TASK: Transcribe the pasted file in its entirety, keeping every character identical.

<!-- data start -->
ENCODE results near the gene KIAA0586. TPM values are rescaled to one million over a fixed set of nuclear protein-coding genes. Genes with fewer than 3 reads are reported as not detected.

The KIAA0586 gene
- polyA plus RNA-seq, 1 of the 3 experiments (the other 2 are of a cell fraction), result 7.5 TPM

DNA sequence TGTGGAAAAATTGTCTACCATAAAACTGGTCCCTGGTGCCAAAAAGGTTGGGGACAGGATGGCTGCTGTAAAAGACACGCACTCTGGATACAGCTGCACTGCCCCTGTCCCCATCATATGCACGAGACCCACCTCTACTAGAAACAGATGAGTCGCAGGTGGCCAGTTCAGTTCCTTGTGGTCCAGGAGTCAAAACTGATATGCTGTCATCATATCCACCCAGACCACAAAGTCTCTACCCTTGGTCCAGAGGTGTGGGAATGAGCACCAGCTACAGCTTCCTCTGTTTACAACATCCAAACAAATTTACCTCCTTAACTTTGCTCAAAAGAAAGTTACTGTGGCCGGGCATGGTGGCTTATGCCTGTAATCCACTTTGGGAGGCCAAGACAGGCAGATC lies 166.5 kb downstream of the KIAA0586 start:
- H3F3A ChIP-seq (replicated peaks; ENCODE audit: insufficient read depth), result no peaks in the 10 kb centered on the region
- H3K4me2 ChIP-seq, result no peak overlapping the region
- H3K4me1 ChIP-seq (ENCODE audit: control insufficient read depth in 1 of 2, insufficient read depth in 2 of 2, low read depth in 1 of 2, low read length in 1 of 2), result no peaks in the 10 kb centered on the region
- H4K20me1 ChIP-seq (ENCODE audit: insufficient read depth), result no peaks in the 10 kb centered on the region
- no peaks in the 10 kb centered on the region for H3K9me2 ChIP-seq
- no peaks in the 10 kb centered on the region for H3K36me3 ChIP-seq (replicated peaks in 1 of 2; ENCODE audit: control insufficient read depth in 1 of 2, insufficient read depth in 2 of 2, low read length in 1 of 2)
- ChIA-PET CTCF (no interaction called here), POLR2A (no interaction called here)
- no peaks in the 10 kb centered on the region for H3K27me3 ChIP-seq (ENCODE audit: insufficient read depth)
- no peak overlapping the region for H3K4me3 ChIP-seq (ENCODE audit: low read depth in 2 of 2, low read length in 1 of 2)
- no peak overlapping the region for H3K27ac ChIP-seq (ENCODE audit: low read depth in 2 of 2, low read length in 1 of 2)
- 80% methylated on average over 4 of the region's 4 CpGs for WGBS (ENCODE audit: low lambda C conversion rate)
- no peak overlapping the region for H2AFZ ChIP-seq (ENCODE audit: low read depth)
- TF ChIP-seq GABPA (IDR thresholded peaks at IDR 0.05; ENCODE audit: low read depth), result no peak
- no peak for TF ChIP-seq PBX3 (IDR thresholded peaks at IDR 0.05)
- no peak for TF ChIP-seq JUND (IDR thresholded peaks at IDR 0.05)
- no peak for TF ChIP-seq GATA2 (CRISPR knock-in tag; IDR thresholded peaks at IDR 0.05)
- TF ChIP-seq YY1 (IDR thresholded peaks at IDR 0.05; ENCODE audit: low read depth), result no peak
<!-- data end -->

ENCODE results near the gene KIAA0586. TPM values are rescaled to one million over a fixed set of nuclear protein-coding genes. Genes with fewer than 3 reads are reported as not detected.

The KIAA0586 gene
- polyA plus RNA-seq, 1 of the 3 experiments (the other 2 are of a cell fraction), result 7.5 TPM

DNA sequence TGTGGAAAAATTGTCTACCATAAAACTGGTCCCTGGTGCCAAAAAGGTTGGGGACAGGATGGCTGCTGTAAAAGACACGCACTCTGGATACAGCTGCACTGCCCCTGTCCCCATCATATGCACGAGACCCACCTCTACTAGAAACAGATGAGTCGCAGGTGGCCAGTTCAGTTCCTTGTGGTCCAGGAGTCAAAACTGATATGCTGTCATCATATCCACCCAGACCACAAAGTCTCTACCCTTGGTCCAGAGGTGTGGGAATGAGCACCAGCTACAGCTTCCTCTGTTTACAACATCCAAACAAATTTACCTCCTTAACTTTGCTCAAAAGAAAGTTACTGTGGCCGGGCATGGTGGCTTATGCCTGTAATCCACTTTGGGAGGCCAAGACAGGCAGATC lies 166.5 kb downstream of the KIAA0586 start:
- H3F3A ChIP-seq (replicated peaks; ENCODE audit: insufficient read depth), result no peaks in the 10 kb centered on the region
- H3K4me2 ChIP-seq, result no peak overlapping the region
- H3K4me1 ChIP-seq (ENCODE audit: control insufficient read depth in 1 of 2, insufficient read depth in 2 of 2, low read depth in 1 of 2, low read length in 1 of 2), result no peaks in the 10 kb centered on the region
- H4K20me1 ChIP-seq (ENCODE audit: insufficient read depth), result no peaks in the 10 kb centered on the region
- no peaks in the 10 kb centered on the region for H3K9me2 ChIP-seq
- no peaks in the 10 kb centered on the region for H3K36me3 ChIP-seq (replicated peaks in 1 of 2; ENCODE audit: control insufficient read depth in 1 of 2, insufficient read depth in 2 of 2, low read length in 1 of 2)
- ChIA-PET CTCF (no interaction called here), POLR2A (no interaction called here)
- no peaks in the 10 kb centered on the region for H3K27me3 ChIP-seq (ENCODE audit: insufficient read depth)
- no peak overlapping the region for H3K4me3 ChIP-seq (ENCODE audit: low read depth in 2 of 2, low read length in 1 of 2)
- no peak overlapping the region for H3K27ac ChIP-seq (ENCODE audit: low read depth in 2 of 2, low read length in 1 of 2)
- 80% methylated on average over 4 of the region's 4 CpGs for WGBS (ENCODE audit: low lambda C conversion rate)
- no peak overlapping the region for H2AFZ ChIP-seq (ENCODE audit: low read depth)
- TF ChIP-seq GABPA (IDR thresholded peaks at IDR 0.05; ENCODE audit: low read depth), result no peak
- no peak for TF ChIP-seq PBX3 (IDR thresholded peaks at IDR 0.05)
- no peak for TF ChIP-seq JUND (IDR thresholded peaks at IDR 0.05)
- no peak for TF ChIP-seq GATA2 (CRISPR knock-in tag; IDR thresholded peaks at IDR 0.05)
- TF ChIP-seq YY1 (IDR thresholded peaks at IDR 0.05; ENCODE audit: low read depth), result no peak